From a corner of Kinnick Stadium—at the start of the first-ever University of Iowa Ladies Football Academy this past June— some 300 women ran out onto the field, hands clasped with Hawkeye football players and kid-in-a-candy-store smiles on their faces. With Metallica’s “Enter Sandman” blaring from the sound system and video montages playing on the jumbo screen, these ladies were made to feel just like Saturday football superstars.
It was just as Ferentz had imagined, maybe even better.
A day for women to learn the basics of football for a good cause, the academy raised $150,000 through registration fees and fund-raising to benefit patients and families at the UI Children’s Hospital. An idea first considered years ago by Mary’s husband and head football coach, Kirk Ferentz, the event finally came to fruition this summer.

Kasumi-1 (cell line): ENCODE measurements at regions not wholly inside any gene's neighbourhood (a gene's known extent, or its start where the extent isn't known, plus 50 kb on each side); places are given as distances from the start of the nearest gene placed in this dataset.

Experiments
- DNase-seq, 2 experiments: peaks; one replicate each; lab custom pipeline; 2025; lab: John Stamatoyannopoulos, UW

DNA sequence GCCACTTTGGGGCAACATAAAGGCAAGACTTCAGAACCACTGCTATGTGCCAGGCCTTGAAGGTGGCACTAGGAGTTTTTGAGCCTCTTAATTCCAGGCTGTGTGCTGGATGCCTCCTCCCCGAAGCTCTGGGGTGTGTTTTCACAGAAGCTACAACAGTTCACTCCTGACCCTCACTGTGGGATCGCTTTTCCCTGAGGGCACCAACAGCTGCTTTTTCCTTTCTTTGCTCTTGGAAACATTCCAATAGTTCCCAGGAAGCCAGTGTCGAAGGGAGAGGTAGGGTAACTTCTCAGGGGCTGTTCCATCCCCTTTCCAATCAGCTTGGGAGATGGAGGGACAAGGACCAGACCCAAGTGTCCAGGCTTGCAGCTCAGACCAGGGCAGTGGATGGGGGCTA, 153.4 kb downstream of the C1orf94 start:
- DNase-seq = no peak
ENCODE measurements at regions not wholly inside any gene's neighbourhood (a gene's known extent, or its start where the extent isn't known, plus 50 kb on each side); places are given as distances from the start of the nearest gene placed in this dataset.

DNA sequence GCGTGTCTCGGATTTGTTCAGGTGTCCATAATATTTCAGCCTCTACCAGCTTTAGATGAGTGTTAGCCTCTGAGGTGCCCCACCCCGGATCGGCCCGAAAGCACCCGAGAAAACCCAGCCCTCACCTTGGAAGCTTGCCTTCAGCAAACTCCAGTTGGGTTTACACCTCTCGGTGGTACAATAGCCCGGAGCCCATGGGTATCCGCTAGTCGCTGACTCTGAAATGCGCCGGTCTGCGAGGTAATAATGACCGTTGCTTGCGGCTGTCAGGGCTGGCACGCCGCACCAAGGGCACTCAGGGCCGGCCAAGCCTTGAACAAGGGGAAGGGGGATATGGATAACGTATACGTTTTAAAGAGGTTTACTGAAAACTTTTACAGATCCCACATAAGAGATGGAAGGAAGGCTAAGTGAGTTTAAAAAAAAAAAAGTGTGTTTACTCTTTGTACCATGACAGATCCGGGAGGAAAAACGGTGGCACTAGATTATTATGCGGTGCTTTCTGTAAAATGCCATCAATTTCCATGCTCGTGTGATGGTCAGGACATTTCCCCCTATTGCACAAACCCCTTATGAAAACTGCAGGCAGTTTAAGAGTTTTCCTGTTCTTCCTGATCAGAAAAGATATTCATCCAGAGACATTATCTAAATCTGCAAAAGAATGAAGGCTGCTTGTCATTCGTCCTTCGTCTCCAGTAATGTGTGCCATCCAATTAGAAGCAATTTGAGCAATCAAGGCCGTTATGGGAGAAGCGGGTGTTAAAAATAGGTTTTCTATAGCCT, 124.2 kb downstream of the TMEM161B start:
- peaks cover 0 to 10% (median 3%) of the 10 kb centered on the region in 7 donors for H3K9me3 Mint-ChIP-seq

“I’m a big believer in ‘Girl Power,’” says Mary Ferentz, a faithful hospital volunteer who was instrumental in organizing the inaugural event. “When we get together to do something for other women and their children, there’s nothing we can’t accomplish.”
During the six-hour football camp at Kinnick Stadium, participants performed drills and enjoyed lighthearted camaraderie with Hawkeye football coaches and players. Other perks included a tour of the black-and-gold home locker room and an awards presentation and postgame wrap-up inside the indoor practice bubble. Ferentz describes the atmosphere as joyful, relaxed, and fun.
“I was thrilled to see these women experience the players and coaches like I do—as human beings and not figments of people’s imaginations and misperceptions,” she says. “Learning that we surpassed our fund-raising goal by $50,000 was the perfect ending to a perfect day.”
Other colleges have hosted ladies football academies for some time and Ferentz is excited for what the future holds for the Iowa tradition. Next year’s Iowa Ladies Football Academy is already scheduled for June 9. Over the next five years, she hopes the academy and Iowa football will raise $1 million toward the development of the new children’s hospital that will enhance care for the state’s youngest, most vulnerable patients.
“I feel so grateful to have five healthy children of my own,” she says. “I’ll do whatever I can to make sure our hospital has the very best.”